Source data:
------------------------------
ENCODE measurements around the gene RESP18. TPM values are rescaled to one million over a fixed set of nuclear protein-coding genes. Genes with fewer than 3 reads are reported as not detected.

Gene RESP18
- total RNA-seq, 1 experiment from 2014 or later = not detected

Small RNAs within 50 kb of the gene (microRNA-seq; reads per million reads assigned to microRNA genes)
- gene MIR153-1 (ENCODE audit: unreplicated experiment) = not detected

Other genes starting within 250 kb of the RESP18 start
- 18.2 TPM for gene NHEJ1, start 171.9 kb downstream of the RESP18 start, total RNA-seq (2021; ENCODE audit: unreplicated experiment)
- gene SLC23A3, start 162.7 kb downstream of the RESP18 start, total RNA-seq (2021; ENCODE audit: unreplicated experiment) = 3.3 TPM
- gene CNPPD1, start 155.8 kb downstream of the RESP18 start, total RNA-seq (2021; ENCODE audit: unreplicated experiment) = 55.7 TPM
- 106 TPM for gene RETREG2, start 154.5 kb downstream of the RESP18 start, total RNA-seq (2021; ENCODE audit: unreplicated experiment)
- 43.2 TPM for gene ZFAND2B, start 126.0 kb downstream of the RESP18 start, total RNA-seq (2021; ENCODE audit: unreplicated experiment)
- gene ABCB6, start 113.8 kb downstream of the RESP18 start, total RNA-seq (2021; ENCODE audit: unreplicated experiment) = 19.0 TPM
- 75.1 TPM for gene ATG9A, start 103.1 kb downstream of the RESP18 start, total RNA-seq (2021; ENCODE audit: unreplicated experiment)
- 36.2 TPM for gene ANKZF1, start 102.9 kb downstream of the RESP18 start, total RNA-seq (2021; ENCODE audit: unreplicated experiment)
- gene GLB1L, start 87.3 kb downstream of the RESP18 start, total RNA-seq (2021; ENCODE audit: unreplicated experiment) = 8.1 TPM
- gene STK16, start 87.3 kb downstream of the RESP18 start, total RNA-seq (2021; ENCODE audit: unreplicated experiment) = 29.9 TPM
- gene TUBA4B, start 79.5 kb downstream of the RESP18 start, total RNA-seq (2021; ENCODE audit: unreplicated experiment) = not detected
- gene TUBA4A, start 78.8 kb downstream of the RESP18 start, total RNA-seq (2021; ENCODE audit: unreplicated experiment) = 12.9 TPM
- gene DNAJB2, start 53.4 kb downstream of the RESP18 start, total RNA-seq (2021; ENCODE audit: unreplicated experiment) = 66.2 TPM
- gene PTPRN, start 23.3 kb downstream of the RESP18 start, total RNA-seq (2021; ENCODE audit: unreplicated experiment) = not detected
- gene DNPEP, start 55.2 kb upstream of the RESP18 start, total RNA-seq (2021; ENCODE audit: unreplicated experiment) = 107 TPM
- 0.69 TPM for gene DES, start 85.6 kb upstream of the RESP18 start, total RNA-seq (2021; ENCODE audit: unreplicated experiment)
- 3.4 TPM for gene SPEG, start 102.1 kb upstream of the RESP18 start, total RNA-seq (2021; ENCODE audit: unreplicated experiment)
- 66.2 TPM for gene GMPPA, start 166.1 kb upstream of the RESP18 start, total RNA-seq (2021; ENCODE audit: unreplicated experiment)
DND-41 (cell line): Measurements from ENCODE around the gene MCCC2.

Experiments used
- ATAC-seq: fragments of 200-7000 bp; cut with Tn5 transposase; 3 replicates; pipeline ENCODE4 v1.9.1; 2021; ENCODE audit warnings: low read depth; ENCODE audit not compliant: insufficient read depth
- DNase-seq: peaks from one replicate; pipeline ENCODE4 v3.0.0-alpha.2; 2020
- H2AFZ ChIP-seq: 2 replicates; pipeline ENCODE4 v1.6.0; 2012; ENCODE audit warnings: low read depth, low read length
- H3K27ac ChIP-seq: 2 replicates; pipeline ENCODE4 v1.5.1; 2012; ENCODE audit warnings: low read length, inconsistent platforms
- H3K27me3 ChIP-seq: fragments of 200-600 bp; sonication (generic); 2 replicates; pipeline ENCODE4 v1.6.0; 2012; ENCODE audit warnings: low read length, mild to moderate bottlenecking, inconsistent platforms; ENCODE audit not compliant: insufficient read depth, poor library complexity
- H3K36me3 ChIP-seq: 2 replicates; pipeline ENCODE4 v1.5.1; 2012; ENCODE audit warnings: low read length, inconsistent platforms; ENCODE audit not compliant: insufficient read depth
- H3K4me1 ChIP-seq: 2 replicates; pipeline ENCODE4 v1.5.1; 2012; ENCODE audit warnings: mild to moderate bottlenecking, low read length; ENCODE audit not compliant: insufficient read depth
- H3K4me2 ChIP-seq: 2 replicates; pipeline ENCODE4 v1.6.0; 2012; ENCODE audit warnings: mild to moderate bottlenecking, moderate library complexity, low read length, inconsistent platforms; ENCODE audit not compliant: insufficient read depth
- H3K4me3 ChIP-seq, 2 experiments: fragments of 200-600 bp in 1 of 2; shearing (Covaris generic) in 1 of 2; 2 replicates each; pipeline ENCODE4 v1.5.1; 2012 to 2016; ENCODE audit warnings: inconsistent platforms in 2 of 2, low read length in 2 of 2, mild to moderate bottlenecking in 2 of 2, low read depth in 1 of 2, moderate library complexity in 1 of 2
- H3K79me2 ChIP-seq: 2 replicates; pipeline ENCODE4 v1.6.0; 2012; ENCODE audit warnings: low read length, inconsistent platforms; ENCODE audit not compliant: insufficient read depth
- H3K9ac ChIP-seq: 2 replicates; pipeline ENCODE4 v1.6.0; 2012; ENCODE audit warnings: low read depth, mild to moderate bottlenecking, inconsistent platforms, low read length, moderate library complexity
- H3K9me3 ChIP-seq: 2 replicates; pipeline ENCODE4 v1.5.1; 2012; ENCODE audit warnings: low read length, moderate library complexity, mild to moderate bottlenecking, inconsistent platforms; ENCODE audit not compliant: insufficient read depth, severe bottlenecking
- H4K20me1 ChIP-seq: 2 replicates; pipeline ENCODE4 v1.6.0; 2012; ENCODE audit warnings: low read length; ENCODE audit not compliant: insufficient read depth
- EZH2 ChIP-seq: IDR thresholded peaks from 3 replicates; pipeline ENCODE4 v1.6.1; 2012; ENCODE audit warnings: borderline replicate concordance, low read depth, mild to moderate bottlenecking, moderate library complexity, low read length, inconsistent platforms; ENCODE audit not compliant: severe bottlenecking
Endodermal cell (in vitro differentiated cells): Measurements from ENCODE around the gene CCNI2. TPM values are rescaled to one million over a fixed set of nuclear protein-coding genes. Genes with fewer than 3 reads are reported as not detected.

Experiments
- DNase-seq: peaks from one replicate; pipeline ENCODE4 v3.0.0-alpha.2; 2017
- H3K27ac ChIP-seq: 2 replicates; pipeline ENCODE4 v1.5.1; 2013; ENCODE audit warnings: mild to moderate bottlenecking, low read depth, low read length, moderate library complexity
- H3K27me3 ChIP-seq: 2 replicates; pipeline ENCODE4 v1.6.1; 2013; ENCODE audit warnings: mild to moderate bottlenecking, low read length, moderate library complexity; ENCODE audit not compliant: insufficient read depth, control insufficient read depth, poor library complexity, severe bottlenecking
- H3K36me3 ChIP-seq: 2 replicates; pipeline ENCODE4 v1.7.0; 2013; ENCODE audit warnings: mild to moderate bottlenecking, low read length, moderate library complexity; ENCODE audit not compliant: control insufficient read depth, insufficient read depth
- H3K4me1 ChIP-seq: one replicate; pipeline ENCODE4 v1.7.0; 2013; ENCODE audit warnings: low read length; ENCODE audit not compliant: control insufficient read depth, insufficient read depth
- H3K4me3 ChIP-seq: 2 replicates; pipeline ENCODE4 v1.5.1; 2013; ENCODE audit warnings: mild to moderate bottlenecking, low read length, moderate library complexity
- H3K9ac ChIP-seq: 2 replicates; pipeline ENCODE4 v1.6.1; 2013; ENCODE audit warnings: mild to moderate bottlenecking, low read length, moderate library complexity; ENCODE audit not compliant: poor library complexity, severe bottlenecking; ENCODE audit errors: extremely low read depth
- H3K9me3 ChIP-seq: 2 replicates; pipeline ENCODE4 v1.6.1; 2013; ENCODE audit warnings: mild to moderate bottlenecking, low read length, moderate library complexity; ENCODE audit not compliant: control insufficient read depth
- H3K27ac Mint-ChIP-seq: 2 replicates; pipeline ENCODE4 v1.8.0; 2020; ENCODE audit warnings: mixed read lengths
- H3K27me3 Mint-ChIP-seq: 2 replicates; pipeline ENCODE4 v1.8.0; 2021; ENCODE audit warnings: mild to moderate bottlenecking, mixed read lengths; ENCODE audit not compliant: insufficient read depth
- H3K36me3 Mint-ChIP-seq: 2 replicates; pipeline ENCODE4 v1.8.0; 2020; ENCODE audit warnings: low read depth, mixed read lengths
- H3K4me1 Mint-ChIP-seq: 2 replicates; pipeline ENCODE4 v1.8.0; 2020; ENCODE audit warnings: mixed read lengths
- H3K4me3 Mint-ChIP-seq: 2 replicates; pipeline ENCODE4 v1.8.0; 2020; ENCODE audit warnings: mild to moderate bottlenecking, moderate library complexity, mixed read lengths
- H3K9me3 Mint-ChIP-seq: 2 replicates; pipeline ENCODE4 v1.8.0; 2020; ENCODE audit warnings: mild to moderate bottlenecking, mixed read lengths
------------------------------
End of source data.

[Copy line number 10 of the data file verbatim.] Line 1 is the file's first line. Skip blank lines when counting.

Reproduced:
- 106 TPM for gene RETREG2, start 154.5 kb downstream of the RESP18 start, total RNA-seq (2021; ENCODE audit: unreplicated experiment)